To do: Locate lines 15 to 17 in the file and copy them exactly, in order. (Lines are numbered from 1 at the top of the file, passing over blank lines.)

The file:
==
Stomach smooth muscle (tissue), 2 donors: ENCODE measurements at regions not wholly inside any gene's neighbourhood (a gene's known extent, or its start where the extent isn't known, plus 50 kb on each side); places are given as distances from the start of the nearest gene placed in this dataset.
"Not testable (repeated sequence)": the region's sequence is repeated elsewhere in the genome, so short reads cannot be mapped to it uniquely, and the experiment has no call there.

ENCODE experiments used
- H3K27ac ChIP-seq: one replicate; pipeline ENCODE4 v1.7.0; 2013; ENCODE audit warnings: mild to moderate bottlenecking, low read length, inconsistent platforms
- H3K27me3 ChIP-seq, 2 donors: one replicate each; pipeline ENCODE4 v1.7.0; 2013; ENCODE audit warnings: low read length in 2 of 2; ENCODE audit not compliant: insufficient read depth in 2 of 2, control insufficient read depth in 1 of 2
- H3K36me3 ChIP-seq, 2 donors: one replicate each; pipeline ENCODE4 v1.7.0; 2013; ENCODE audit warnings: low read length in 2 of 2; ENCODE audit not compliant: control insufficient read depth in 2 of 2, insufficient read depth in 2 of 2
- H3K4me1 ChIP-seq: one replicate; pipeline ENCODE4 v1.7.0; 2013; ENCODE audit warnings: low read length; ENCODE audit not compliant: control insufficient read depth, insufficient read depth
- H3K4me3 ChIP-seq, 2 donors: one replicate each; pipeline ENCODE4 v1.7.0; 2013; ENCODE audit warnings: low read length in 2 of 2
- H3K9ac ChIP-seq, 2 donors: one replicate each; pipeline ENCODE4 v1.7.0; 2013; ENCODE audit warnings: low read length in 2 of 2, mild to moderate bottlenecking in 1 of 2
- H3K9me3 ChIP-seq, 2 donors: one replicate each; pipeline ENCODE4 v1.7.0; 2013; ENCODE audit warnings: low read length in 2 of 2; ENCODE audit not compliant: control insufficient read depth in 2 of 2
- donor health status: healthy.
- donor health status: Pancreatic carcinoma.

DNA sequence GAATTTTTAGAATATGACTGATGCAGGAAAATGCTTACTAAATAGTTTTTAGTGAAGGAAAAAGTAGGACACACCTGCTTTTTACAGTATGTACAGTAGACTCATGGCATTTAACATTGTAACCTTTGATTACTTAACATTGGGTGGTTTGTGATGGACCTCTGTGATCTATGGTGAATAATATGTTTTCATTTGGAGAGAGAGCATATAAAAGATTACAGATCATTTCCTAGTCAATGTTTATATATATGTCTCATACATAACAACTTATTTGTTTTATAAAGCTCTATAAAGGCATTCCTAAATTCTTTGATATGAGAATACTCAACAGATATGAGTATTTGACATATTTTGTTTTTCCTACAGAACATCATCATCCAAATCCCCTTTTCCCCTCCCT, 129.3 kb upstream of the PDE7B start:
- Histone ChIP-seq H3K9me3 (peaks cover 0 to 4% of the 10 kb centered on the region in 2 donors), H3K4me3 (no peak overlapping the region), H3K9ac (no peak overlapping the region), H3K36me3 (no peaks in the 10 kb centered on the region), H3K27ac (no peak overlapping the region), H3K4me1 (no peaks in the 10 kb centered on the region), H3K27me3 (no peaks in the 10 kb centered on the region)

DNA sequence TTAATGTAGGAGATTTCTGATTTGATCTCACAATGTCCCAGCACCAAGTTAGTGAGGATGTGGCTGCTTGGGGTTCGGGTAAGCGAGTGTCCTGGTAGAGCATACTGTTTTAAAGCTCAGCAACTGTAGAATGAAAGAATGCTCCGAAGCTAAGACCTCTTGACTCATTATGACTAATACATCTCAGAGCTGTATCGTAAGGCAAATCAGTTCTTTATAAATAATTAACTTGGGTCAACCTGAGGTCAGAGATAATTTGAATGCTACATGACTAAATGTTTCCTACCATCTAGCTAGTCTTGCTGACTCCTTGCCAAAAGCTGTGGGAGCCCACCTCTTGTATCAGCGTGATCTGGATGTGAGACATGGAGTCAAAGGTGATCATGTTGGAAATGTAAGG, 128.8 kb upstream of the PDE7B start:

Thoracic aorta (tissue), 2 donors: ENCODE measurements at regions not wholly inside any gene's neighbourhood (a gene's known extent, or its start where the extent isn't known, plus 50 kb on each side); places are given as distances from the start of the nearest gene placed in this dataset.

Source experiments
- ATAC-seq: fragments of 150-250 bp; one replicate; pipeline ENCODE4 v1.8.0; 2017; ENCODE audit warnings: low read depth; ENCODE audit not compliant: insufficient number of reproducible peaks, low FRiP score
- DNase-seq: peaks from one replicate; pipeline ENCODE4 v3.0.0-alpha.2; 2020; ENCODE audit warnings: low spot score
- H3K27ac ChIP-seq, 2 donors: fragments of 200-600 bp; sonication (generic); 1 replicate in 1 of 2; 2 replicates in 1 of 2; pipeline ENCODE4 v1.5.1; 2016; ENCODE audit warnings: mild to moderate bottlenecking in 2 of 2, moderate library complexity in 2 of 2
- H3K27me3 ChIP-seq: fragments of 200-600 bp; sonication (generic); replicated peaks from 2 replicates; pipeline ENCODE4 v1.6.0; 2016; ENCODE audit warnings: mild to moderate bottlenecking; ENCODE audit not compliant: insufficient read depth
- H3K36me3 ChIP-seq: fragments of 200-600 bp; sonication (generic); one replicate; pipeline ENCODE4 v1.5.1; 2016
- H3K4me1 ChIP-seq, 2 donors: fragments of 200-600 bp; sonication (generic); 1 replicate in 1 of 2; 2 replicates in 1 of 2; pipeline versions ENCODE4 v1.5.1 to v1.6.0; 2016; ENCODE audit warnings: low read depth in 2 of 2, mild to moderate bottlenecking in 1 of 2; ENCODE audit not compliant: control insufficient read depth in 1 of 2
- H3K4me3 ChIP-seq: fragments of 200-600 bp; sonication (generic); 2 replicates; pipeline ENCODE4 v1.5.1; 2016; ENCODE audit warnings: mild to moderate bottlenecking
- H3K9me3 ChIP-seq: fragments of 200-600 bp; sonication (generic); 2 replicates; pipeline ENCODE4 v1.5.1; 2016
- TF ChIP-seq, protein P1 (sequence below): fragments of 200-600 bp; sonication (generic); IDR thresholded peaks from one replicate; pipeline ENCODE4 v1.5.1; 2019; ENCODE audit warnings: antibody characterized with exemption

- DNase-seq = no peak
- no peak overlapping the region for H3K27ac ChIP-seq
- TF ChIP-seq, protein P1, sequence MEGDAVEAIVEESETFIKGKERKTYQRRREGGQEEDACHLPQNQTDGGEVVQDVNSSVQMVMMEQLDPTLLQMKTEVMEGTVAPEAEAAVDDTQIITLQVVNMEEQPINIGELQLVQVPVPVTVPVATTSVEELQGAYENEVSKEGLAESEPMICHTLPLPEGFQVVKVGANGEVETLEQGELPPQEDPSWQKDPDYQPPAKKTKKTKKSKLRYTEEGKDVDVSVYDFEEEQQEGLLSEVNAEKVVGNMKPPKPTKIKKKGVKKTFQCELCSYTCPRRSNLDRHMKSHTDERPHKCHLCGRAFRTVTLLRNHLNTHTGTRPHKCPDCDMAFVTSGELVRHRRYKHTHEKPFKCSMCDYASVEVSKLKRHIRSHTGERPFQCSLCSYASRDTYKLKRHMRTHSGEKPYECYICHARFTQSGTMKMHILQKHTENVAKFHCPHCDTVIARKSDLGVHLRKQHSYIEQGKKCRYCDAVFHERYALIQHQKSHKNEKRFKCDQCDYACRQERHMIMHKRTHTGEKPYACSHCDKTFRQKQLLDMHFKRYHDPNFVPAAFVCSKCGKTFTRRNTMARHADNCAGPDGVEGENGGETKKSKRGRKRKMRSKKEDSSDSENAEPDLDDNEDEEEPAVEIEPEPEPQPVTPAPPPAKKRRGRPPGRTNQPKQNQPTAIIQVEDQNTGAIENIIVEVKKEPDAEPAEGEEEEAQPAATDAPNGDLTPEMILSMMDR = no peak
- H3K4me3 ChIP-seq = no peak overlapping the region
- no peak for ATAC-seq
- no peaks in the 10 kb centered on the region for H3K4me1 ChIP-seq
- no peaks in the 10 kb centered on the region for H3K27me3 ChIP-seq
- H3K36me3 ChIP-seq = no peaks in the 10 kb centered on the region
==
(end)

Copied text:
DNA sequence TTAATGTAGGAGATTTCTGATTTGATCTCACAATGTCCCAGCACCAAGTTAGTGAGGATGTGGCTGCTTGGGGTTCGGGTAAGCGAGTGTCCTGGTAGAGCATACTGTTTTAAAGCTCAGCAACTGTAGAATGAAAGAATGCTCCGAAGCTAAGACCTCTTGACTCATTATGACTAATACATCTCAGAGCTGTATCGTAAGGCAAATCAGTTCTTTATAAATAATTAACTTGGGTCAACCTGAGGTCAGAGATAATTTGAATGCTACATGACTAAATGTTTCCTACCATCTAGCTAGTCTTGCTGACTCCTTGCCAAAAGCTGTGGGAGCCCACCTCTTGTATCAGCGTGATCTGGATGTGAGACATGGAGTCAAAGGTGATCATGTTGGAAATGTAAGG, 128.8 kb upstream of the PDE7B start:

Thoracic aorta (tissue), 2 donors: ENCODE measurements at regions not wholly inside any gene's neighbourhood (a gene's known extent, or its start where the extent isn't known, plus 50 kb on each side); places are given as distances from the start of the nearest gene placed in this dataset.

Source experiments